Finally, let’s update our AppComponent template to also use our new TodoListFooterComponent:

<section class="todoapp">
  <app-todo-list-header (add)="onAddTodo($event)"></app-todo-list-header>
  <app-todo-list [todos]="todos" (toggleComplete)="onToggleTodoComplete($event)"
                 (remove)="onRemoveTodo($event)"></app-todo-list>
  <app-todo-list-footer [todos]="todos"></app-todo-list-footer>
</section>

We have now successfully refactored our AppComponent to delegate its functionality to TodoListHeaderComponent, TodoListComponent and TodoListFooterComponent.

Before we wrap up this article, there is one more change we need to make.

Moving the TodoDataService Provider

In part 1, we registered the TodoDataService as a provider in AppComponent:

import {Component} from '@angular/core';
import {Todo} from './todo';
import {TodoDataService} from './todo-data.service';

@Component({
  selector: 'app-root',
  templateUrl: './app.component.html',
  styleUrls: ['./app.component.css'],
  providers: [TodoDataService]
})
export class AppComponent {

  newTodo: Todo = new Todo();

  constructor(private todoDataService: TodoDataService) {
  }

  addTodo() {
    this.todoDataService.addTodo(this.newTodo);
    this.newTodo = new Todo();
  }

  toggleTodoComplete(todo: Todo) {
    this.todoDataService.toggleTodoComplete(todo);
  }

  removeTodo(todo: Todo) {
    this.todoDataService.deleteTodoById(todo.id);
  }

  get todos() {
    return this.todoDataService.getAllTodos();
  }

}

Although this works fine for our Todo application, the Angular team recommends adding application-wide providers to the root AppModule, instead of the root AppComponent.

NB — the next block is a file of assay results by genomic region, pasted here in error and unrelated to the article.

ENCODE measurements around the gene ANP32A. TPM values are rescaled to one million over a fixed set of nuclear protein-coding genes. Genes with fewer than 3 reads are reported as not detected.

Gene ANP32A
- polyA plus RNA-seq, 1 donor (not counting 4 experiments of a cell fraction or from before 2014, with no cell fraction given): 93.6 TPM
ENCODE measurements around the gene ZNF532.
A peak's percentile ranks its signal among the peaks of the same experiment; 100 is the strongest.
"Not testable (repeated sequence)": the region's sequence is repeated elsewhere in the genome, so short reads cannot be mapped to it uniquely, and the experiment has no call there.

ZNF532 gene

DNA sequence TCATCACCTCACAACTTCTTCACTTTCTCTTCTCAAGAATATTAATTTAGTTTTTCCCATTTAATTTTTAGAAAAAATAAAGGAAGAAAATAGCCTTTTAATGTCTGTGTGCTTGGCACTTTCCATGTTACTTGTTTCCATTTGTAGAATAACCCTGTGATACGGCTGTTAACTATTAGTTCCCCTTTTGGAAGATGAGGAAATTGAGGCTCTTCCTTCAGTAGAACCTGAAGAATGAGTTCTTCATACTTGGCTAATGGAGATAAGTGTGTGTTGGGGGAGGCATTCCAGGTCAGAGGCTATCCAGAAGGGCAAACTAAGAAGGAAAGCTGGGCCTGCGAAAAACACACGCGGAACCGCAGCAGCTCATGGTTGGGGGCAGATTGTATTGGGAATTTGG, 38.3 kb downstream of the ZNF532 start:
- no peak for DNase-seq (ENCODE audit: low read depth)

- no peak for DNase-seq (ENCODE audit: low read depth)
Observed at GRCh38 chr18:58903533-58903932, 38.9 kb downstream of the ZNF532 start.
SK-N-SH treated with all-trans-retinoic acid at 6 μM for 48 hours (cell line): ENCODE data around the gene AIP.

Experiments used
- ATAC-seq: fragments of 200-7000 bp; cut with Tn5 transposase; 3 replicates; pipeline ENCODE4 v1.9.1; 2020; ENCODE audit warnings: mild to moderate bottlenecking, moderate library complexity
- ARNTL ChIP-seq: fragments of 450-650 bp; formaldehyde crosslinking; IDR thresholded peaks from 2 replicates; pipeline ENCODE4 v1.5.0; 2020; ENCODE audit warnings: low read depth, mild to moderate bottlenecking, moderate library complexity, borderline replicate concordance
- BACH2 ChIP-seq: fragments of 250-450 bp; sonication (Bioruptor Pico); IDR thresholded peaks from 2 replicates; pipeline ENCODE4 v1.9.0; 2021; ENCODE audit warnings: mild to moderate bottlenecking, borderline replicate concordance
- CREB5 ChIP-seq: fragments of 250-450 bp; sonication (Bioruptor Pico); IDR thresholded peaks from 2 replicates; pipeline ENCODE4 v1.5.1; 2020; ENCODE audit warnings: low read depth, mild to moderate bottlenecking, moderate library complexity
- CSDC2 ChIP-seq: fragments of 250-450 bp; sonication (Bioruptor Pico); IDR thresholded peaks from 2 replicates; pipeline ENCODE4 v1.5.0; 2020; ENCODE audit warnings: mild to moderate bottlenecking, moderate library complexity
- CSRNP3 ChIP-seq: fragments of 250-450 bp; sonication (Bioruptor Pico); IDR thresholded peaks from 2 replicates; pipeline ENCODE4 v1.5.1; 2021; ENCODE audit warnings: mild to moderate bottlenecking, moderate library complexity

Services registered in AppComponent are only available to AppComponent and its component tree. Services registered in AppModule are available to all components in the entire application.

If our Todo application would grow and introduce lazy loaded modules at some point, the lazy loaded modules would not be able to access the TodoDataService, because TodoDataService would only be available to AppComponent and its component tree and not within the entire application.

Therefore we remove TodoDataService as a provider in the AppComponent:

import {Component} from '@angular/core';
import {Todo} from './todo';
import {TodoDataService} from './todo-data.service';

@Component({
  selector: 'app-root',
  templateUrl: './app.component.html',
  styleUrls: ['./app.component.css'],
  providers: []
})
export class AppComponent {

  newTodo: Todo = new Todo();

  constructor(private todoDataService: TodoDataService) {
  }

  addTodo() {
    this.todoDataService.addTodo(this.newTodo);
    this.newTodo = new Todo();
  }

  toggleTodoComplete(todo: Todo) {
    this.todoDataService.toggleTodoComplete(todo);
  }

  removeTodo(todo: Todo) {
    this.todoDataService.deleteTodoById(todo.id);
  }

  get todos() {
    return this.todoDataService.getAllTodos();
  }

}

and add it as a provider in the AppModule instead:

import { BrowserModule } from '@angular/platform-browser';
import { NgModule } from '@angular/core';
import { FormsModule } from '@angular/forms';
import { HttpModule } from '@angular/http';

import { AppComponent } from './app.component';
import { TodoDataService } from './todo-data.service';
import { TodoListComponent } from './todo-list/todo-list.component';
import { TodoListFooterComponent } from './todo-list-footer/todo-list-footer.component';